The idea of “testing as a genre” permeates education now, and it’s very frustrating – particularly as an English teacher – to have such a line of horseshit dumped on you. Testing is not a genre. You don’t just define something as a genre and it becomes so. Genres grow organically, as one author experiments and inspires others who follow suit. It’s not a conscious movement to make something happen. Nothing is more inorganic than standardized tests. The fact that some teachers spend most of a year teaching kids how to take a test rather than how to think which is then measured on a test is quite sad, and, of course, something I will now loosely connect to MMO structure.
Testing as a genre is a lot like the gap between leveling and raiding. Educating students to pass tests is a lot like leveling. There are skills that can be learned about how tests are made, as there are skills that can be learned about how to survive when questing, pvping at low levels, or doing LFD. These skills are useful only in a small segment of a game’s duration (assuming it’s a long-term game and not a short-term dalliance). Upon reaching max level, a whole new set of skills need to be learned that often share no similarity with what you learned when leveling. Testing as a genre is the same; I can teach kids to pass any test you give me, but when all’s said and done, all they know is how to pass a test. There’s no critical thinking, creativity, or application to the real world.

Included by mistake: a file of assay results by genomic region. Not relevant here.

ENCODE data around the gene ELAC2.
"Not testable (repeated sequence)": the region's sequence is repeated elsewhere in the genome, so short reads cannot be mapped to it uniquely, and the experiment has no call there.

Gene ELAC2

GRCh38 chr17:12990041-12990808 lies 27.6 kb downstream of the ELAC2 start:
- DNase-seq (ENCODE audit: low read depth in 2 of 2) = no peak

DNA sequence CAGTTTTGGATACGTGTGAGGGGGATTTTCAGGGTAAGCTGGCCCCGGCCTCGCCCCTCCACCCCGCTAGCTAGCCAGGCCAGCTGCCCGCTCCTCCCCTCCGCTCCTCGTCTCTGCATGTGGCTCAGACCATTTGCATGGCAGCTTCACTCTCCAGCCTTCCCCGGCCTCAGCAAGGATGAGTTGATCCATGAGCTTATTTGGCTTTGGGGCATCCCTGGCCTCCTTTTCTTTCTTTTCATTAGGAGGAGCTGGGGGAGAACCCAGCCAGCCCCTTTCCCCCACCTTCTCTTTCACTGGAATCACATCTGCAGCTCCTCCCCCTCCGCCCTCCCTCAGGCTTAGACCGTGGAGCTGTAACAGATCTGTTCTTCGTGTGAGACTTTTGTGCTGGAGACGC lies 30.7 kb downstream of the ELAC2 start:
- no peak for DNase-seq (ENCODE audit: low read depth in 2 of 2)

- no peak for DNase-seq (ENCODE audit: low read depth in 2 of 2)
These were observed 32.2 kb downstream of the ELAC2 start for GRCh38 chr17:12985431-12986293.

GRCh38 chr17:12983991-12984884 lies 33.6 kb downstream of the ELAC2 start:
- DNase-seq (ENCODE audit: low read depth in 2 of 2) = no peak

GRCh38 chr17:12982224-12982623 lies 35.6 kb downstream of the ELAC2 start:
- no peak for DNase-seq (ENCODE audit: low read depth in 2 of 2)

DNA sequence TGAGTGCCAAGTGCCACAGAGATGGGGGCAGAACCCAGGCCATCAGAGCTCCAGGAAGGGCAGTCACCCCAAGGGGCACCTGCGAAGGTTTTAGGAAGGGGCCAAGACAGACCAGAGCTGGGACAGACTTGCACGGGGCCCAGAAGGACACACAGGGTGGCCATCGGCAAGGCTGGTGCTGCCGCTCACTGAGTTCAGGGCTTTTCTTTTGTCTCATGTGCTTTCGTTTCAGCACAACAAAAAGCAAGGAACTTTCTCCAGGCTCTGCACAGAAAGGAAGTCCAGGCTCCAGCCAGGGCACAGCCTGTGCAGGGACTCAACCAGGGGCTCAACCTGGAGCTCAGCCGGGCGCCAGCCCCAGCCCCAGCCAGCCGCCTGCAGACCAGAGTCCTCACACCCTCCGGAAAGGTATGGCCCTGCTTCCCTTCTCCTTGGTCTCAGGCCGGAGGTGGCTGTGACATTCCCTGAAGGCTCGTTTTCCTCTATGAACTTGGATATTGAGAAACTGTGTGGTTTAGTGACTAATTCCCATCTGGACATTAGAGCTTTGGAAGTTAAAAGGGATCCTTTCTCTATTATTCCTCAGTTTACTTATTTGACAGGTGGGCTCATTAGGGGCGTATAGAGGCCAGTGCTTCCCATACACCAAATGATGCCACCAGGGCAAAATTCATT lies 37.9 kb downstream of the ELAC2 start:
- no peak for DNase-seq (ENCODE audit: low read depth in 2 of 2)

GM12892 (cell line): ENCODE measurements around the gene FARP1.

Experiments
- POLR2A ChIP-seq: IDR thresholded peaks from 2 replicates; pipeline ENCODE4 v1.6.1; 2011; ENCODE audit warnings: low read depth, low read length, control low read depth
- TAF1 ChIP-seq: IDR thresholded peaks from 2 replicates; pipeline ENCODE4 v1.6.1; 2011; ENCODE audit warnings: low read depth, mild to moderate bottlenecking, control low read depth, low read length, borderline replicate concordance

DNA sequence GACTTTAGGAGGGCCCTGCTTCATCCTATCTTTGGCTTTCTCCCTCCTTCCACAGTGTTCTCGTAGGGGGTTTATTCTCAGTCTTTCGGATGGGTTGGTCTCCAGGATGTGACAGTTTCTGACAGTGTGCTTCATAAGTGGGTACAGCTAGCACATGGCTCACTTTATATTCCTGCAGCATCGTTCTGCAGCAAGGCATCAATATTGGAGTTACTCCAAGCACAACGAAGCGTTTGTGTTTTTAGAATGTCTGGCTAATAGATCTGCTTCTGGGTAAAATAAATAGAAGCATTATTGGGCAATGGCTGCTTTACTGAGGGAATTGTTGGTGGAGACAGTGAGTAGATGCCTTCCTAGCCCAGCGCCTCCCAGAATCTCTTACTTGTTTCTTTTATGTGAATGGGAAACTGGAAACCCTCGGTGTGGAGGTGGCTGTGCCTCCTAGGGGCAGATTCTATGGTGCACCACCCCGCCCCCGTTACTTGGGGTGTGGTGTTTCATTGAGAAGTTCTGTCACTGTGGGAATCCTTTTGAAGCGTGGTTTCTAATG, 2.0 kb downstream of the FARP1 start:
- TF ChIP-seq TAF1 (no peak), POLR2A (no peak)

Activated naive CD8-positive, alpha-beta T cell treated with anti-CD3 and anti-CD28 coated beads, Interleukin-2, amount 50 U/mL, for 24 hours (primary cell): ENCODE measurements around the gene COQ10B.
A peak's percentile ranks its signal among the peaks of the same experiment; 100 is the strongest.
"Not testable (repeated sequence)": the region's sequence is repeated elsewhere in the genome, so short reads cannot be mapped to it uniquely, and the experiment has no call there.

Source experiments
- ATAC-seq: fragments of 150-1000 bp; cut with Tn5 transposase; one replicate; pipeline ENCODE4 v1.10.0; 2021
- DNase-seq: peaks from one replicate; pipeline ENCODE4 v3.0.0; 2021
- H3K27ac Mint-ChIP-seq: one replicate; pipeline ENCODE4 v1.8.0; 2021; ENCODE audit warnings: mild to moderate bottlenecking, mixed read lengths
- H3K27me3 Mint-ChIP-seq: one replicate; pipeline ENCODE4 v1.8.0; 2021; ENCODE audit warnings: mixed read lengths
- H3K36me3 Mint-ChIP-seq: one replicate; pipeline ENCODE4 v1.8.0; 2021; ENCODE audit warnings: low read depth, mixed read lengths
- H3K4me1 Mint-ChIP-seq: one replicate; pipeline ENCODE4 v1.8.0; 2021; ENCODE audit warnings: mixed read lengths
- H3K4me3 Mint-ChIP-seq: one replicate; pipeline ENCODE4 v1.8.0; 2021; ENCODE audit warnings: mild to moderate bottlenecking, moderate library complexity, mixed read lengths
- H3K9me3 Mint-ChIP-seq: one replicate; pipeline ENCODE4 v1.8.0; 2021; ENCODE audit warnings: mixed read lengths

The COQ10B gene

I never taught testing as a genre. I taught my kids how pointlessly stupid tests were and how critical thinking and empathy could teach them to think like test makers. As a result, many of my sneaky-but-not-great-students kids scored very well on tests while my good students maintained. Hell, I was #2 in all of Brooklyn for a while. Still, my kids also learned to make decisions and find creative solutions to intellectual problems that often they themselves discovered.
That can be applied to MMOs. I’m not a developer or programmer, so I have no idea how hard it would be, and I’m sure it would be, but there’s no reason that leveling, particularly higher-end leveling, should be so incredibly different from the end game. There should be more challenges and less grinding. There should be class and ability specific quest solutions that teach players skills needed for raiding (how about a quest that requires some form of CC, dispel, or the like?). Consider the rogue-only chain for the legendary daggers. Why can’t we see more of that for everyone during leveling? It takes more work, but it’s more meaningful, too, and certainly prepares people more to play their class rather than just learn the math and mash their rotation while not standing in bad effects.
Stubborn (and working)